So-called ‘planned’ capital cities are known for being sterile, soulless places – Canberra especially, but also Ottawa, Brasilia, Nay Pyi Taw in Myanmar… Washington DC, on the other hand, seems so far to buck the trend. We arrived under cover of darkness at around 1 o’clock on Wednesday morning, after a scenic but turbulent 5-hour flight across the country. We were struck immediately by the cooler air in the capital, though the small dirty piles of snow remaining had been helpfully swept to the side of the runway. Shuttles took us to our centrally located hostel, and we rushed to our rooms to get some sleep.
Luckily, we had a leisurely day ahead of us as we awoke. Some of us slept longer than others, but for lunch, almost all of us trudged a minute down the road from the hostel through the heavy slanting rain for some greasy Bolt Burgers. We then dispersed, visiting whichever museums we wished – all of them free and excellent. Some of us visited the National Air and Space Museum and found themselves upside down locked in a flight simulator, supposedly shooting down enemies when in reality they were struggling to orientate their selves; some the National Museum of American History where they admired all the first lady inauguration ball dresses and read about past presidents. Others experienced the US Holocaust Memorial Museum – the story it told was no less harrowing or moving for the fact that we already knew the ending. It was dark by the time most of the museums closed, and then we all found our own dinner in groups and chilled out for the rest of the night.
We started our second morning in the Capital with much-needed coffee, free Politico newspapers, and a trip to the DC Peace Corps office. Communications Coordinator Jessica Williams told us all about her work with the Michelle ‘Arm Goals’ Obama supported ‘Let Girls Learn’ campaign. She then went on to describe her experiences as a Peace Corps volunteer in rural Malawi. Volunteers, who are mostly college-educated young people, spend three months getting trained up before spending two years living in a developing country; they live and work in a local community, build relationships, learn about life there and share their own American values. Jessica also explained the challenges of adjusting to life back in the US and told us about how grateful it made her for what she had. Communications Director Melissa Silverman then spoke to us about both how they work to recruit volunteers and how they address criticisms of the organisation. While it is difficult to overcome the initial defensiveness, she explained that they try to respond with transparency and learn from their mistakes so that they can tell a story of progress.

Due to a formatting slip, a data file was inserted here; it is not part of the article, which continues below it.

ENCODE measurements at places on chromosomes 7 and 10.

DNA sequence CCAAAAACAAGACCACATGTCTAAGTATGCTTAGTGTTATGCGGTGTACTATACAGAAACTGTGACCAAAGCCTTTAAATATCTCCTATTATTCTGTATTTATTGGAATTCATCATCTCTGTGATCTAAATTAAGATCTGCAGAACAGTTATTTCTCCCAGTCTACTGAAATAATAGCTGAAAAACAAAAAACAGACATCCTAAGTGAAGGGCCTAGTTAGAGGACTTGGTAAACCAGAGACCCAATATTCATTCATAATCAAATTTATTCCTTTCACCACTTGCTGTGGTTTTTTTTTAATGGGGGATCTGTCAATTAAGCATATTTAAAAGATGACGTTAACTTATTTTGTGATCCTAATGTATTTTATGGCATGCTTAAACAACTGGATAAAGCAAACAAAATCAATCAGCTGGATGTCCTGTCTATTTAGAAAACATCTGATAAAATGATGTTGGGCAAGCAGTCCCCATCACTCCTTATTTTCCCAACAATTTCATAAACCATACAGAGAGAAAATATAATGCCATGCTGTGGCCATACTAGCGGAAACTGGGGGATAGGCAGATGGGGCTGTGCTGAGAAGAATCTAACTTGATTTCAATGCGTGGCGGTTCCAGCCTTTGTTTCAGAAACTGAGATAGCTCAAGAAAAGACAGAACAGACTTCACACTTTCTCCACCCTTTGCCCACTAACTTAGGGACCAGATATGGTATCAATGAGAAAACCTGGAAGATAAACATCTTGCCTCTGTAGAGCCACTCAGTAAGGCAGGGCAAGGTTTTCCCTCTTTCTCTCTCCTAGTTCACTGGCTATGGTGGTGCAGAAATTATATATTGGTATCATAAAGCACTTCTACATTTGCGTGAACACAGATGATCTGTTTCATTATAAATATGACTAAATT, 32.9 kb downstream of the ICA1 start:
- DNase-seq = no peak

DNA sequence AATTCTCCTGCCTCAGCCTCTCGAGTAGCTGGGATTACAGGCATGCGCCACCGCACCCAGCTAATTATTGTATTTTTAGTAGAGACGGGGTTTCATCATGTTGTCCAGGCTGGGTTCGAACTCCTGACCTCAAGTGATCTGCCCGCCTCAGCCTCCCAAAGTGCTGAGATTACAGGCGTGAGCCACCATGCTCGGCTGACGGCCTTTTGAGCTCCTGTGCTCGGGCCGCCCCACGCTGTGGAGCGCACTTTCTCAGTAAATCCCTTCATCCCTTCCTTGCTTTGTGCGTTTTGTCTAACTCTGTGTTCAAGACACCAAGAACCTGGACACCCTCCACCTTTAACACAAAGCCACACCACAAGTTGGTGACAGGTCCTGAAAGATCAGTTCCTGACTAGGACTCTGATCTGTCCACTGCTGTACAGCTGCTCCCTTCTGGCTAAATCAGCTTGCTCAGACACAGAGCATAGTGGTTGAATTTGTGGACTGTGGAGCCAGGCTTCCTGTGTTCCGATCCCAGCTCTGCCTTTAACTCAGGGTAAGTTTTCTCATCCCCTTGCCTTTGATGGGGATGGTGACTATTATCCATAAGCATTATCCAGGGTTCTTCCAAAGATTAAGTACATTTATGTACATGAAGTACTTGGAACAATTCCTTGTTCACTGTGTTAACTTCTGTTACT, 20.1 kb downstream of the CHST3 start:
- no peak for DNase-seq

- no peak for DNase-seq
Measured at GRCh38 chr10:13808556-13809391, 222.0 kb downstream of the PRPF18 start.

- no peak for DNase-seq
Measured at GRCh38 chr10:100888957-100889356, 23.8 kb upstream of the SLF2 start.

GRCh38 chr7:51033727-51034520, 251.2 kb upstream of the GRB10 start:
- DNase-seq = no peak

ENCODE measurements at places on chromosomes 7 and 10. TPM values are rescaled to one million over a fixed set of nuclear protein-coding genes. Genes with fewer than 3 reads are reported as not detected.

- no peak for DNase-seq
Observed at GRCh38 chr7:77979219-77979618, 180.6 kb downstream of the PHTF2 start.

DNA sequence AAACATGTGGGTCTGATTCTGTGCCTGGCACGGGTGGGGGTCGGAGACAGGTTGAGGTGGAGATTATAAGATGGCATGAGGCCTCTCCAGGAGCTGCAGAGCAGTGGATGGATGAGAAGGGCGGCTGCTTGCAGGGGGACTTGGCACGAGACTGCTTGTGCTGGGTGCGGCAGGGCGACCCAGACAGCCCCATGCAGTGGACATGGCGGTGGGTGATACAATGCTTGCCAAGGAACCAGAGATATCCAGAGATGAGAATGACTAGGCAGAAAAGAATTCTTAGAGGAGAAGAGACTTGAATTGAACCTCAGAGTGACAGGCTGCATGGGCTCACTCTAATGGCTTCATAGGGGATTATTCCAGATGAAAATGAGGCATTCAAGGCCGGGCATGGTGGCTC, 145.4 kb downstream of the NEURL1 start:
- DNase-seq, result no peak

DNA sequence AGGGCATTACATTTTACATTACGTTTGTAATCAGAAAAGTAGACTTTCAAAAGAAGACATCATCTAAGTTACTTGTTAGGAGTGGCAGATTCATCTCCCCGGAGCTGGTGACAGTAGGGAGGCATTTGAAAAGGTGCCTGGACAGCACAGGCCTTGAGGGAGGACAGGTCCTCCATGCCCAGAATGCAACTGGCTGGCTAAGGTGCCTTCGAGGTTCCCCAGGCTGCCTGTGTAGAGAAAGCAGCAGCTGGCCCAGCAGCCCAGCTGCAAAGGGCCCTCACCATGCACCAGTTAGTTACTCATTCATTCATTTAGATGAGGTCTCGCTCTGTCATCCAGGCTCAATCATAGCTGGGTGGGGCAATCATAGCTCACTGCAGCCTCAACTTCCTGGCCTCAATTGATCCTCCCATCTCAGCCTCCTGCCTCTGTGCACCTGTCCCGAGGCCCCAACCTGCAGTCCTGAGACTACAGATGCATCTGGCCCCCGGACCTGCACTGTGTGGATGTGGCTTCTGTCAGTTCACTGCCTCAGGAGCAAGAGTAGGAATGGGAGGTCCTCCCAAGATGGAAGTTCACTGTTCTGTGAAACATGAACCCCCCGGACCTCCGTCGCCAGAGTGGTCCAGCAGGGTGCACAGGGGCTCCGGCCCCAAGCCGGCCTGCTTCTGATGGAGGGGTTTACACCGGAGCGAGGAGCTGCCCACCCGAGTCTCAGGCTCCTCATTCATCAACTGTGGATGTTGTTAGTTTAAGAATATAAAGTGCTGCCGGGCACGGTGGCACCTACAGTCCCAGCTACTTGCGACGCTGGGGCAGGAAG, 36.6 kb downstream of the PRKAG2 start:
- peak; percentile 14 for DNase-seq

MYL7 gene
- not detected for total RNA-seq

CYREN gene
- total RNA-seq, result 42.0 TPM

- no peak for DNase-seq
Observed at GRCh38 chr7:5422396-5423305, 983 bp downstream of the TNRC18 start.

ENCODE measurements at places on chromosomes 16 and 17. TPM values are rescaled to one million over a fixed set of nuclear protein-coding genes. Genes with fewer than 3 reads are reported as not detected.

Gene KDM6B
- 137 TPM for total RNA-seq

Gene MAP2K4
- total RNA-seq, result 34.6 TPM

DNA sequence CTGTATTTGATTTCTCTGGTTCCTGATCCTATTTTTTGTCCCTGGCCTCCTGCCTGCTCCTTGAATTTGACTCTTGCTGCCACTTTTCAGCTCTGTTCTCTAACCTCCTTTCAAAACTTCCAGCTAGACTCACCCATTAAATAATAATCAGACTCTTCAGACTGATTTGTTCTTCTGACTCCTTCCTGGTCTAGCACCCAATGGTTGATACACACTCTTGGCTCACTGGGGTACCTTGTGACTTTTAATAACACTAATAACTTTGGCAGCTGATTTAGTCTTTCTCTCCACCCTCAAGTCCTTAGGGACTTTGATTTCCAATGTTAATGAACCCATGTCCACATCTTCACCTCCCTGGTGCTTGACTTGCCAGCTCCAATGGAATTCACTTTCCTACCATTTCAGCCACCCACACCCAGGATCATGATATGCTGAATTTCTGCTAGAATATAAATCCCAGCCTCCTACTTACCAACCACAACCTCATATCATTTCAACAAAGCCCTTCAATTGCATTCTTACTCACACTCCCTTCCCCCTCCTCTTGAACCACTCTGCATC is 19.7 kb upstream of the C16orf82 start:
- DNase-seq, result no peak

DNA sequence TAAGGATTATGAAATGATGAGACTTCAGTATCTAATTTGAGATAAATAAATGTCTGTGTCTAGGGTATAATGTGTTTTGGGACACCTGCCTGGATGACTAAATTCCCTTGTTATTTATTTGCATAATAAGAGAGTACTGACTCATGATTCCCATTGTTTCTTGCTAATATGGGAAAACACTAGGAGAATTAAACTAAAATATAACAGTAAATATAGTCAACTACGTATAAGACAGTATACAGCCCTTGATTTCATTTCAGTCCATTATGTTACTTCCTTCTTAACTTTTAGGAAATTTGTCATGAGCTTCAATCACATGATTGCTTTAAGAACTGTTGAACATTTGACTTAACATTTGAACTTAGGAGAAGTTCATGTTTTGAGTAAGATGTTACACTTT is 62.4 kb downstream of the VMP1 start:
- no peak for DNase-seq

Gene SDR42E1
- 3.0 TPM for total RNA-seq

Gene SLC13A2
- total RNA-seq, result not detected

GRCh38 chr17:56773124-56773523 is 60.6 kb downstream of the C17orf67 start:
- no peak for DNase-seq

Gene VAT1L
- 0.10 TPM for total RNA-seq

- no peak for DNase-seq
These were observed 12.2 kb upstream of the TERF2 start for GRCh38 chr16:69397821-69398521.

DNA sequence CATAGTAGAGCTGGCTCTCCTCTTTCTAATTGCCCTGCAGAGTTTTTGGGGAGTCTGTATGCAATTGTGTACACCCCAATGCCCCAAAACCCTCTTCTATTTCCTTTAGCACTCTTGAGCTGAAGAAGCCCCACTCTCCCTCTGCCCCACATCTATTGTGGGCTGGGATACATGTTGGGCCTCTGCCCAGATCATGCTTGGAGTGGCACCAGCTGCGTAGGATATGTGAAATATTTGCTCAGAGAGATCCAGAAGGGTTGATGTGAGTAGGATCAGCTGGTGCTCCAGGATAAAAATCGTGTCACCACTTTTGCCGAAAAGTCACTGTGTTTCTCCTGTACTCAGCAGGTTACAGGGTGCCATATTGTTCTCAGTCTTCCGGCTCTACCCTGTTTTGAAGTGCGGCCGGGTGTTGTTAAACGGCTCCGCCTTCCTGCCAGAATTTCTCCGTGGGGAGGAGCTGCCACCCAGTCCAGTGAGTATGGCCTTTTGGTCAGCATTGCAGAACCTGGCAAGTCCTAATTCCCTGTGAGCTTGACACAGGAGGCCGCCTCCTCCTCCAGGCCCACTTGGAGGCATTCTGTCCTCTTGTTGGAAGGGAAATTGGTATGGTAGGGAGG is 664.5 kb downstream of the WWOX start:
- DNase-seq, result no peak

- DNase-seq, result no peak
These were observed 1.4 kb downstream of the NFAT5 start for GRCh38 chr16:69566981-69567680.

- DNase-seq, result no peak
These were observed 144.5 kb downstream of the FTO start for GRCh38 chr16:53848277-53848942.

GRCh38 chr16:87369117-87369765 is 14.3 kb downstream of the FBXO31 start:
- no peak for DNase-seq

After lunch, we met John Mullen at his swanky office where he works for McLarty Associates, an “international strategic advisory firm” (by his description) made up of former politicians, ambassadors and other notable people, which advises companies on entering new markets around the world. He talked a bit about his work, focussing on his area of Australia and New Zealand, but spent more time talking about juicier topics. He teaches a course at Georgetown University (in DC) called ‘Asia-Pacific Integration and Trade’, and so had a lot to say about the Trans-Pacific Partnership Agreement signed the previous day, defending its economic and geopolitical importance for all countries involved. He lauded the ever-increasing closeness of the relationship between New Zealand and the US, now allies again in all but name. And finally, he weighed in on the unpredictable US presidential elections taking place later this year, convincingly linking Trump’s popularity to a national undercurrent of discontent with globalisation (or, more bluntly, to “angry old white men” afraid of a rapidly changing society), but predicting a Clinton-Rubio race in the end. It was a rare treat for us to hear from someone so willing to share all his behind-the-scenes experience in and knowledge of both New Zealand and the US, and we all valued what we learnt from the wide-ranging discussion.
After a quick stop at the hostel, it was finally time for our DC city wander. Like all good politics nerds we made a beeline for the White House, but our plans were foiled by Secret Service blockading the street just as we arrived. Obviously Barack hadn’t heard that the StatesMUN delegation was in town or else he surely would have rescheduled his meeting with the Colombian president. With Obama a no-show, we continued on our tour, only to immediately hit another blockade around the corner. Eventually the delegation escaped and made it to the imposing Washington Monument. Then it was past a waterless reflecting pool to the Lincoln Memorial for a final round of selfie-taking with honest Abe. After three hours of exploring the city and several security encounters, we were all sready for a quiet night back at hostel.
Written by: Nick Fargher and Claire Black